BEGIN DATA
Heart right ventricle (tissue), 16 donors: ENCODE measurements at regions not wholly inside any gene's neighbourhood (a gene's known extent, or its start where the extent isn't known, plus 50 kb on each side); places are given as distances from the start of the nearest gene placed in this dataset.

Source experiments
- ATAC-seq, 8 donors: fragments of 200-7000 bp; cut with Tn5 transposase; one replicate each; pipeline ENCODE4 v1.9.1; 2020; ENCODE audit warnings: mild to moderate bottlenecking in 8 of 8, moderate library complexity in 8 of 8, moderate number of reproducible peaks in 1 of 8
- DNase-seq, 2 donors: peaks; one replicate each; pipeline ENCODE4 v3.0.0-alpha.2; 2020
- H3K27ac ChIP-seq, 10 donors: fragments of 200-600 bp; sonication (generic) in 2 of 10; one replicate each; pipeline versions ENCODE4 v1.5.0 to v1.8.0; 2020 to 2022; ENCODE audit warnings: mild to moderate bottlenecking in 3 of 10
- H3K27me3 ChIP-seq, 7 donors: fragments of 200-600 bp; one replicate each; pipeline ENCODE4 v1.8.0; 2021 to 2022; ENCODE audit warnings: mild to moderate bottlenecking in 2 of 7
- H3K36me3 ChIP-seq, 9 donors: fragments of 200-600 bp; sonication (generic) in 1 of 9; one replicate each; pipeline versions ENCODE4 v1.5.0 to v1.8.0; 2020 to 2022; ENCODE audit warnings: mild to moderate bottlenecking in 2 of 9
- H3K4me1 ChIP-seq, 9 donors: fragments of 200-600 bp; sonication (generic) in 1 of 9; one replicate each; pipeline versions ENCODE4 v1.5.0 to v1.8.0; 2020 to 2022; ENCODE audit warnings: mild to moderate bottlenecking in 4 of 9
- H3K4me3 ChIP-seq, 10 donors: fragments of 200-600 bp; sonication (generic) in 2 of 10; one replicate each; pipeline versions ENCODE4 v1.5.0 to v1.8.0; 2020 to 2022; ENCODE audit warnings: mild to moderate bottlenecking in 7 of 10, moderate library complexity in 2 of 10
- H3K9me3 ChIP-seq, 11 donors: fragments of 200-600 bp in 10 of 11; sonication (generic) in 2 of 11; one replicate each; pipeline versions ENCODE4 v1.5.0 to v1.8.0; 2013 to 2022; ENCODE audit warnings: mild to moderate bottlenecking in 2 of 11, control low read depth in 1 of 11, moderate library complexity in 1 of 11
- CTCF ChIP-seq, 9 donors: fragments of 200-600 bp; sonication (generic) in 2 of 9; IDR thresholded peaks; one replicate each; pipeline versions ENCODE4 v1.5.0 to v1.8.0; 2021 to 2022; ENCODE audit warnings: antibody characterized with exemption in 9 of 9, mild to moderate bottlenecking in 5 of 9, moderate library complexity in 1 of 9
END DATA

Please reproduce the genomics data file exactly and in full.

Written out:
Heart right ventricle (tissue), 16 donors: ENCODE measurements at regions not wholly inside any gene's neighbourhood (a gene's known extent, or its start where the extent isn't known, plus 50 kb on each side); places are given as distances from the start of the nearest gene placed in this dataset.

Source experiments
- ATAC-seq, 8 donors: fragments of 200-7000 bp; cut with Tn5 transposase; one replicate each; pipeline ENCODE4 v1.9.1; 2020; ENCODE audit warnings: mild to moderate bottlenecking in 8 of 8, moderate library complexity in 8 of 8, moderate number of reproducible peaks in 1 of 8
- DNase-seq, 2 donors: peaks; one replicate each; pipeline ENCODE4 v3.0.0-alpha.2; 2020
- H3K27ac ChIP-seq, 10 donors: fragments of 200-600 bp; sonication (generic) in 2 of 10; one replicate each; pipeline versions ENCODE4 v1.5.0 to v1.8.0; 2020 to 2022; ENCODE audit warnings: mild to moderate bottlenecking in 3 of 10
- H3K27me3 ChIP-seq, 7 donors: fragments of 200-600 bp; one replicate each; pipeline ENCODE4 v1.8.0; 2021 to 2022; ENCODE audit warnings: mild to moderate bottlenecking in 2 of 7
- H3K36me3 ChIP-seq, 9 donors: fragments of 200-600 bp; sonication (generic) in 1 of 9; one replicate each; pipeline versions ENCODE4 v1.5.0 to v1.8.0; 2020 to 2022; ENCODE audit warnings: mild to moderate bottlenecking in 2 of 9
- H3K4me1 ChIP-seq, 9 donors: fragments of 200-600 bp; sonication (generic) in 1 of 9; one replicate each; pipeline versions ENCODE4 v1.5.0 to v1.8.0; 2020 to 2022; ENCODE audit warnings: mild to moderate bottlenecking in 4 of 9
- H3K4me3 ChIP-seq, 10 donors: fragments of 200-600 bp; sonication (generic) in 2 of 10; one replicate each; pipeline versions ENCODE4 v1.5.0 to v1.8.0; 2020 to 2022; ENCODE audit warnings: mild to moderate bottlenecking in 7 of 10, moderate library complexity in 2 of 10
- H3K9me3 ChIP-seq, 11 donors: fragments of 200-600 bp in 10 of 11; sonication (generic) in 2 of 11; one replicate each; pipeline versions ENCODE4 v1.5.0 to v1.8.0; 2013 to 2022; ENCODE audit warnings: mild to moderate bottlenecking in 2 of 11, control low read depth in 1 of 11, moderate library complexity in 1 of 11
- CTCF ChIP-seq, 9 donors: fragments of 200-600 bp; sonication (generic) in 2 of 9; IDR thresholded peaks; one replicate each; pipeline versions ENCODE4 v1.5.0 to v1.8.0; 2021 to 2022; ENCODE audit warnings: antibody characterized with exemption in 9 of 9, mild to moderate bottlenecking in 5 of 9, moderate library complexity in 1 of 9